42 Facts About Bea Arthur


Bea Arthur won several accolades throughout her career, beginning with the 1966 Tony Award for Best Featured Actress in a Musical for playing Vera Charles in Mame.


Bea Arthur won Emmy Awards for Outstanding Lead Actress in a Comedy Series in 1977 for Maude and 1988 for The Golden Girls.


Bea Arthur has received the third most nominations for the Primetime Emmy Award for Outstanding Lead Actress in a Comedy Series with nine; after Julia Louis-Dreyfus and Mary Tyler Moore.


Bea Arthur was inducted into the academy's Television Hall of Fame in 2008.


Bea Arthur was raised in a Jewish home with her older sister Gertrude and younger sister Marian.


Bea Arthur was honorably discharged at the rank of staff sergeant in September 1945.


From 1947, Bea Arthur studied at the Dramatic Workshop of The New School in New York City with German director Erwin Piscator.


Bea Arthur began her acting career as a member of an off-Broadway theater group at the Cherry Lane Theatre in New York City in the late 1940s.


In 1966, Bea Arthur auditioned for the title role in the musical Mame, which her husband Gene Saks was set to direct, but Angela Lansbury won the role instead.


Bea Arthur accepted the supporting role of Vera Charles, for which she won great acclaim, winning a Tony Award for Best Featured Actress in a Musical the same year.


Bea Arthur reprised the role in the 1974 film version opposite Lucille Ball.


Bea Arthur made her debut at the Metropolitan Opera in 1994 portraying the Duchess of Krakenthorp in Gaetano Donizetti's La fille du regiment.


In 1971, Bea Arthur was invited by Norman Lear to guest-star on his sitcom All in the Family, as Maude Findlay, the cousin of the character Edith Bunker.


In 1978, during the show's sixth season, Bea Arthur decided to exit the series.


Bea Arthur hosted The Beatrice Arthur Special on CBS on January 19,1980, which paired the star in a musical comedy revue with Rock Hudson, Melba Moore and Wayland Flowers and Madame.


Bea Arthur returned to television in the short-lived 1983 sitcom Amanda's.


In 1985, Bea Arthur was cast in The Golden Girls, in which she played Dorothy Zbornak, a divorced mother and substitute teacher living in a Miami, Florida, house owned by widow Blanche Devereaux.


Bea Arthur's performances led to several Emmy nominations over the course of the series and Bea Arthur won an Emmy in 1988.


Bea Arthur left the show after the end of the seventh season and the series ended.


Bea Arthur spent seven years in the position, continuing as spokeswoman during her run on The Golden Girls by commuting to Toronto for commercial tapings.


Bea Arthur reprised her stage role as Vera Charles in the 1974 film adaption of Mame, opposite Lucille Ball.


Bea Arthur appeared in the 1995 American movie For Better or Worse as Beverly Makeshift.


Bea Arthur made a guest appearance on the American cartoon Futurama, in the Emmy-nominated 2001 episode "Amazon Women in the Mood", as the voice of the feminist "Femputer" who ruled a race of giant Amazonian women.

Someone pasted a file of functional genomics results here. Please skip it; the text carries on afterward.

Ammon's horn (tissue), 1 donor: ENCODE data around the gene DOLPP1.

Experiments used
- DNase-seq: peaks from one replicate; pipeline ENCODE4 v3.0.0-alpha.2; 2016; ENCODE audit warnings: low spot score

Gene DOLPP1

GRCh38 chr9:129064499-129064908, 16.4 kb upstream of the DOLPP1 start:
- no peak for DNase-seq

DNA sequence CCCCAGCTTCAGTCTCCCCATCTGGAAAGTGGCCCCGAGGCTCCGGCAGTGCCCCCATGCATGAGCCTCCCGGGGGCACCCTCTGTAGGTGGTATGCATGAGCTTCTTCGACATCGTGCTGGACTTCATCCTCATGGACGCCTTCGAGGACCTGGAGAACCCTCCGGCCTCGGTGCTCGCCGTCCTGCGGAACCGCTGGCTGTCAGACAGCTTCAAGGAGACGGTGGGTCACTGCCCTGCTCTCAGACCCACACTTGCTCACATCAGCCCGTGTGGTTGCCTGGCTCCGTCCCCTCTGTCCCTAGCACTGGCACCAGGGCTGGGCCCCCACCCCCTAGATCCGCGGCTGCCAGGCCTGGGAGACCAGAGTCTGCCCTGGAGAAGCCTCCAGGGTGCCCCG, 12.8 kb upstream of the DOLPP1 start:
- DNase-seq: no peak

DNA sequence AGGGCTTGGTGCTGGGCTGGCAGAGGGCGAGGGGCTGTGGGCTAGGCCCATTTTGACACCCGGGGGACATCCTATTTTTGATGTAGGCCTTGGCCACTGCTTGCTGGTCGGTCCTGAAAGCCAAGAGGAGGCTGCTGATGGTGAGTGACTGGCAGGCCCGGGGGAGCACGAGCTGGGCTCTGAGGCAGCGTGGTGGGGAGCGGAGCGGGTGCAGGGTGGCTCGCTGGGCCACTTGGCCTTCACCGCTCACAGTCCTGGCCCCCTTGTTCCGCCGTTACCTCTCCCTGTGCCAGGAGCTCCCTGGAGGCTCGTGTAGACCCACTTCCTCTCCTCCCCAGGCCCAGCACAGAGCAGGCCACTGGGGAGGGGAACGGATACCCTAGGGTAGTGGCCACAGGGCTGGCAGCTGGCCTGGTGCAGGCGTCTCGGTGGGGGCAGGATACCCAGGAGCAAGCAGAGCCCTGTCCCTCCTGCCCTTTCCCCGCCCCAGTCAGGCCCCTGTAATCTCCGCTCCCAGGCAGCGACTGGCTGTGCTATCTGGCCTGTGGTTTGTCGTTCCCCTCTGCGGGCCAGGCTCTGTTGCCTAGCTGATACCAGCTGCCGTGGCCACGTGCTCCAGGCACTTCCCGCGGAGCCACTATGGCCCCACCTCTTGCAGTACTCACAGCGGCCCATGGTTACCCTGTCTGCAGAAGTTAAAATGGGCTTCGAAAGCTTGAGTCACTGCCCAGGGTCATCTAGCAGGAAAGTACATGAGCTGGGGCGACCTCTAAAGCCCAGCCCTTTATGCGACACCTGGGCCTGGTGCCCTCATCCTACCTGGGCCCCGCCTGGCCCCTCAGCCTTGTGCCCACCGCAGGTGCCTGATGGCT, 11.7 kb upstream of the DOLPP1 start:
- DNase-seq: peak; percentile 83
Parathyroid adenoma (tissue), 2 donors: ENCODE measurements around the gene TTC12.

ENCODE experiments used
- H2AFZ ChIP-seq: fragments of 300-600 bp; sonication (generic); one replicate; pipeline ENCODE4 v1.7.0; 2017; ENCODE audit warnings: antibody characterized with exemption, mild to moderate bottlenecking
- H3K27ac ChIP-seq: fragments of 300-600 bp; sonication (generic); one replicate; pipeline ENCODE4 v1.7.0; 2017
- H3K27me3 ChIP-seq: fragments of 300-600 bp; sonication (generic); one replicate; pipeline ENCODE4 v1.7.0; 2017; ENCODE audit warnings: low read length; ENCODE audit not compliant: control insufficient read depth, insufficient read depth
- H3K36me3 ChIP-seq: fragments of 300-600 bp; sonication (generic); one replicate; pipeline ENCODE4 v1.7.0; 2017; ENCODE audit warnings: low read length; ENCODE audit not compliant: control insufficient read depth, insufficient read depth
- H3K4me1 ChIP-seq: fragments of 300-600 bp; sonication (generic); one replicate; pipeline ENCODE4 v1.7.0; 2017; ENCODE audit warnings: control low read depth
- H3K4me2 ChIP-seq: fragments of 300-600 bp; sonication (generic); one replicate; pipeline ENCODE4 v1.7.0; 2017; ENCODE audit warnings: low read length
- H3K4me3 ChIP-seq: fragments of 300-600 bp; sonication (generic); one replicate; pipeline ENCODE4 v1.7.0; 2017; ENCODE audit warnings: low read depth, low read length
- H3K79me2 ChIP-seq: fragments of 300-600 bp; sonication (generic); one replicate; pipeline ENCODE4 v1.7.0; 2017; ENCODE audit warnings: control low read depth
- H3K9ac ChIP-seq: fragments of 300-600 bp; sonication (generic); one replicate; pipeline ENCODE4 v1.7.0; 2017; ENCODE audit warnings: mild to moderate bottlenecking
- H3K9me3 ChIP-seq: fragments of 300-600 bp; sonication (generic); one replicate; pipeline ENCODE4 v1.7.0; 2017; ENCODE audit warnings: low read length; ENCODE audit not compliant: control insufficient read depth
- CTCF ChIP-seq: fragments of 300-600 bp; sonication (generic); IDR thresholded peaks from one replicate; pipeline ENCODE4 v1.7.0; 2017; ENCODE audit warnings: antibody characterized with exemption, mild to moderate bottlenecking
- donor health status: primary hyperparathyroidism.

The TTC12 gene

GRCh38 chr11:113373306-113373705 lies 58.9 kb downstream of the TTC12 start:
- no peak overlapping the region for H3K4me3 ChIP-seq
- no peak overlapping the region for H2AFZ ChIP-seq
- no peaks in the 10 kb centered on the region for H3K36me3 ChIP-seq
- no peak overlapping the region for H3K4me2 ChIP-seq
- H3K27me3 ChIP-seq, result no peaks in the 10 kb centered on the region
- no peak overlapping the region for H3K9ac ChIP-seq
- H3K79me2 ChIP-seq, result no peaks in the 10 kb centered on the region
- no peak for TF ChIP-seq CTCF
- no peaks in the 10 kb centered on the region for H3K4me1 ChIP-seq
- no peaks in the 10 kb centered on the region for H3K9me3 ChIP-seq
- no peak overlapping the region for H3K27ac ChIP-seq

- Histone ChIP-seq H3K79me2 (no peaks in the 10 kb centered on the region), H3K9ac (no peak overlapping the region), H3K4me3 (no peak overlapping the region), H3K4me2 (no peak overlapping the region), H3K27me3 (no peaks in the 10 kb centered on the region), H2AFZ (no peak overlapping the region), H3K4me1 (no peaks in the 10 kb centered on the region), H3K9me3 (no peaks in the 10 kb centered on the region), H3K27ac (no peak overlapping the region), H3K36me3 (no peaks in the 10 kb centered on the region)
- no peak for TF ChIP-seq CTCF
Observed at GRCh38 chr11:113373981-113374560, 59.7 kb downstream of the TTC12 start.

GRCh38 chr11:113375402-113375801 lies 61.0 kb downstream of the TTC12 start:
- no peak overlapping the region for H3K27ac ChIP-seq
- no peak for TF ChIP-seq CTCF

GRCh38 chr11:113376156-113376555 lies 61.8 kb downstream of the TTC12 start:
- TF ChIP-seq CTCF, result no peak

Bea Arthur appeared in a first-season episode of Malcolm in the Middle as Mrs White, one of Dewey's babysitters who was a strict disciplinarian.


Bea Arthur was nominated for an Emmy for Outstanding Guest Actress in a Comedy Series for her performance.


Bea Arthur appeared as Larry David's mother on Curb Your Enthusiasm.


Bea Arthur was a longtime champion of equal rights for women and an active advocate of the elderly and Jewish communities in both her major television roles and through her charity work and personal outspokenness.


Late in life, Bea Arthur took up the cause of LGBTQ+ youth homelessness.


Bea Arthur raised $40,000 for the Ali Forney Center with one of her final live performances, a revival of her one-woman Broadway show in 2005 after she had fallen ill with cancer.


Bea Arthur was a private and introverted woman according to her friends.


Bea Arthur was a particularly close mentor and friend to Adrienne Barbeau, who co-starred with her on Maude for six seasons.


Bea Arthur was fantastic and, you know, I realized years later how much I took it for granted because it was my first experience on television.


Bea Arthur was not Maude when she wasn't saying those lines.


Bea Arthur had her sons, her dog, and her cooking and she wasn't into the celebrity scene and she was a great lady.


Bea Arthur died of lung cancer at her home in Brentwood, Los Angeles on April 25,2009, aged 86.


Bea Arthur bequeathed $300,000 to the Ali Forney Center, a New York City organization that provides housing for homeless LGBTQ+ youths.


The Bea Arthur Residence, which opened in 2017, is an 18-bed residence in Manhattan for homeless LGBT youth operated by the Ali Forney Center.


An Emmy and Tony Award winner, Bea Arthur was an Academy Award away from achieving the Triple Crown of Acting status.


Bea Arthur won the American Theatre Wing's Tony Award in 1966 as Best Featured Actress in a Musical for her performance that year as Vera Charles in the original Broadway production of Jerry Herman's musical Mame.


Bea Arthur received the third most nominations for the Primetime Emmy Award for Outstanding Lead Actress in a Comedy Series with nine; only Julia Louis-Dreyfus and Mary Tyler Moore have more.


Bea Arthur was inducted into the academy's Television Hall of Fame in 2008.


Bea Arthur accepted the award with McClanahan and White.